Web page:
In the case of Manning v. Grimsley, David Manning JR. was a spectator at a baseball game. Manning sued the Baltimore Orioles and Ross Grimsley for battery under tort law after injuries suffered from a thrown ball. In my opinion, the defendant did not intend harm. However, the defendant unintentionally caused injury to the plaintiff and is liable under the elements of negligence. Second, the Baltimore Orioles are liable because Grimsley was acting in the capacity of an employee at the time of the incident. Factual Summary
On the day of the incident, several baseball fans were heckling Ross Grimsley when he was in the bullpen warming up. According to witnesses, the hecklers visibly annoyed him. After warming up, he proceeded to pitch the ball to home plate. However, he turned and directed the ball at 80 miles per hour toward the stands in which he earlier had a confrontation. The ball passed through the wire fence and struck the plaintiff. Legal Questions Presented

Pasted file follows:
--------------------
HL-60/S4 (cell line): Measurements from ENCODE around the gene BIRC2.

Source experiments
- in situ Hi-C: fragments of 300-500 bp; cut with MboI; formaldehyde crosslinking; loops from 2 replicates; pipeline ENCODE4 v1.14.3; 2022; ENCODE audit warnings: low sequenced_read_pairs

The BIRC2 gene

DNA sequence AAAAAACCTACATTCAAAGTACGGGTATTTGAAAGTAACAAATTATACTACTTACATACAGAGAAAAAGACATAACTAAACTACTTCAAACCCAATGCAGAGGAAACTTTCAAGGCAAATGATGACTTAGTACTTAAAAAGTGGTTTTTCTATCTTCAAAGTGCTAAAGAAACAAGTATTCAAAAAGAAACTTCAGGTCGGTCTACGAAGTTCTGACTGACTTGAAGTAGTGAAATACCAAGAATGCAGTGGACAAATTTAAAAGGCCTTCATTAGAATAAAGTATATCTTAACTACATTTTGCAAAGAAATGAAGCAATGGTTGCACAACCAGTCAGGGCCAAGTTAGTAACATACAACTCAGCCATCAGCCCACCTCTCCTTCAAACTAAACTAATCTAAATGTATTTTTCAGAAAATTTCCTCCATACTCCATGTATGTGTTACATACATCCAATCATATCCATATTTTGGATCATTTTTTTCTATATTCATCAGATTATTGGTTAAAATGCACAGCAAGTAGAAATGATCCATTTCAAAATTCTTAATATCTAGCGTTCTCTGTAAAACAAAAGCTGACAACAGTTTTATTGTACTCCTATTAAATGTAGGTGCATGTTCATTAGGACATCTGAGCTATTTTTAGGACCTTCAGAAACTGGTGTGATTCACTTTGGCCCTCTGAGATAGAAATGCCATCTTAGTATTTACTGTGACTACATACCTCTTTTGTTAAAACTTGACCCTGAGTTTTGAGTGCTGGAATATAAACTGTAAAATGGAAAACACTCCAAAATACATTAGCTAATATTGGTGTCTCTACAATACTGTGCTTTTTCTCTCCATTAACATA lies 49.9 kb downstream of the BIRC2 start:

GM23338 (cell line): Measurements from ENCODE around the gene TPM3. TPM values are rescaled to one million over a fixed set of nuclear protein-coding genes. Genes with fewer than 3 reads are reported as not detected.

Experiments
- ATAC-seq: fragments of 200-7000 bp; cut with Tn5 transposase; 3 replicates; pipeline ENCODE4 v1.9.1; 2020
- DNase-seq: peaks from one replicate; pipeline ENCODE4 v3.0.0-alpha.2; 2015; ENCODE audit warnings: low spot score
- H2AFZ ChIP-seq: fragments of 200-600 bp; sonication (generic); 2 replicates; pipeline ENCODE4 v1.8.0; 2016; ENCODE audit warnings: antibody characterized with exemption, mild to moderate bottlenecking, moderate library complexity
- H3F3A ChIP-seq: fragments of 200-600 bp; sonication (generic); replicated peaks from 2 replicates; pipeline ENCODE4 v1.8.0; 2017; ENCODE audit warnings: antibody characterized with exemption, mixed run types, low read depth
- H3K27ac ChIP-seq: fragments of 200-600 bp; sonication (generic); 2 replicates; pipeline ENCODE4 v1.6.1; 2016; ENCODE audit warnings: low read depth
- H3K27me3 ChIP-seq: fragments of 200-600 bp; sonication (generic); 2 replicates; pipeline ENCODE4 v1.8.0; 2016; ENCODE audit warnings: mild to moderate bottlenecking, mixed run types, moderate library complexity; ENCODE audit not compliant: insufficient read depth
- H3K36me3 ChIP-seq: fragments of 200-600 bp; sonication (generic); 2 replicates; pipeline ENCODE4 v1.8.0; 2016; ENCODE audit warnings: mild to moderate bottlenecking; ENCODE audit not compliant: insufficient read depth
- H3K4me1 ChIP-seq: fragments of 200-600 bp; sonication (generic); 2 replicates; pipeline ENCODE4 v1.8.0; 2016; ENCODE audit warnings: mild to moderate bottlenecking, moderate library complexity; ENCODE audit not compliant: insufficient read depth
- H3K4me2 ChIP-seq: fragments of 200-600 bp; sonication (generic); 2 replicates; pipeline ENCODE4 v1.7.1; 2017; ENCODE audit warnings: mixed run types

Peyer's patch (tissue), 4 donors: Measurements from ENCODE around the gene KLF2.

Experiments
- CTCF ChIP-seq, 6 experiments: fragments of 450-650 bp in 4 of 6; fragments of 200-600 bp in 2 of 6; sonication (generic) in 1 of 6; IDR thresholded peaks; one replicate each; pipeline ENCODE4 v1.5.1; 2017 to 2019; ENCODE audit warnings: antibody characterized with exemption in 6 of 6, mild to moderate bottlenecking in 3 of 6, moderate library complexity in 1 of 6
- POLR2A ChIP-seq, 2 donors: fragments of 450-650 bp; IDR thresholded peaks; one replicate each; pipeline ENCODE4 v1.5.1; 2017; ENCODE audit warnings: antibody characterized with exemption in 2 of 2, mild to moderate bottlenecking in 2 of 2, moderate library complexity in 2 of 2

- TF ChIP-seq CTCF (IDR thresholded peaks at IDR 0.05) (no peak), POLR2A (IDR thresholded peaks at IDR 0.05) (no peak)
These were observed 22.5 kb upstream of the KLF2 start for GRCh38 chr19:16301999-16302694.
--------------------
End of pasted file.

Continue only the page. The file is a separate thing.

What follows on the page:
The legal questions to address are whether Grimsley intentionally caused injury to Manning. If not intentional, the elements of negligence should receive consideration. In addition, an element to consider is whether Grimsley was acting in a personal capacity or in an official capacity of the Baltimore Orioles. The assumption is that the injured party has proof of the extent of his injuries. Predicted Outcome
The court should rule in favor of the plaintiff in regard to negligence of the injuries cause by the defendant. The defendant did expect the ball to penetrate the fence. The defendant did not specifically seek to harm the defendant. The court should rule in favor of the defendant on the charges of battery. The court should rule in favor of the plaintiff over the Baltimore Orioles. One assumption is that the injured party has...
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